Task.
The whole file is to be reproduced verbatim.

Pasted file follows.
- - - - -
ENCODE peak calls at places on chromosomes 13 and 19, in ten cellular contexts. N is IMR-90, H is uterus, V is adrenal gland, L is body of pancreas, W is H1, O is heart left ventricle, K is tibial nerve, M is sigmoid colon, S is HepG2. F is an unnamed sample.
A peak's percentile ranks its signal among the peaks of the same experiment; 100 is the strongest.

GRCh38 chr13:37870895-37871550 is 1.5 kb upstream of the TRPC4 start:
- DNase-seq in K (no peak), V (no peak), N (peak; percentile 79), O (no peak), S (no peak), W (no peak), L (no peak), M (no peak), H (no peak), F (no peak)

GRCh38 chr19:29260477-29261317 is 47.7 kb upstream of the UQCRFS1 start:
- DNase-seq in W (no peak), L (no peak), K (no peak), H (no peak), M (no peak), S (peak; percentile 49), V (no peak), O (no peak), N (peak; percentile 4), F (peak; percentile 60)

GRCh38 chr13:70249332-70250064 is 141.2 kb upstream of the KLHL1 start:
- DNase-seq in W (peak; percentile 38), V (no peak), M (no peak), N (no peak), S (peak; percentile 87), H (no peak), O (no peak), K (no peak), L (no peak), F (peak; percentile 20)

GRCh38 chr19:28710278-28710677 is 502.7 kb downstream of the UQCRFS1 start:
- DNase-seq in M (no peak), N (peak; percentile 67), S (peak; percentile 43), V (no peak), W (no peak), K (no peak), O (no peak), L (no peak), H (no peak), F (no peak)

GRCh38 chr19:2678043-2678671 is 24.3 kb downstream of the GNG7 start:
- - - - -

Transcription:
ENCODE peak calls at places on chromosomes 13 and 19, in ten cellular contexts. N is IMR-90, H is uterus, V is adrenal gland, L is body of pancreas, W is H1, O is heart left ventricle, K is tibial nerve, M is sigmoid colon, S is HepG2. F is an unnamed sample.
A peak's percentile ranks its signal among the peaks of the same experiment; 100 is the strongest.

GRCh38 chr13:37870895-37871550 is 1.5 kb upstream of the TRPC4 start:
- DNase-seq in K (no peak), V (no peak), N (peak; percentile 79), O (no peak), S (no peak), W (no peak), L (no peak), M (no peak), H (no peak), F (no peak)

GRCh38 chr19:29260477-29261317 is 47.7 kb upstream of the UQCRFS1 start:
- DNase-seq in W (no peak), L (no peak), K (no peak), H (no peak), M (no peak), S (peak; percentile 49), V (no peak), O (no peak), N (peak; percentile 4), F (peak; percentile 60)

GRCh38 chr13:70249332-70250064 is 141.2 kb upstream of the KLHL1 start:
- DNase-seq in W (peak; percentile 38), V (no peak), M (no peak), N (no peak), S (peak; percentile 87), H (no peak), O (no peak), K (no peak), L (no peak), F (peak; percentile 20)

GRCh38 chr19:28710278-28710677 is 502.7 kb downstream of the UQCRFS1 start:
- DNase-seq in M (no peak), N (peak; percentile 67), S (peak; percentile 43), V (no peak), W (no peak), K (no peak), O (no peak), L (no peak), H (no peak), F (no peak)

GRCh38 chr19:2678043-2678671 is 24.3 kb downstream of the GNG7 start: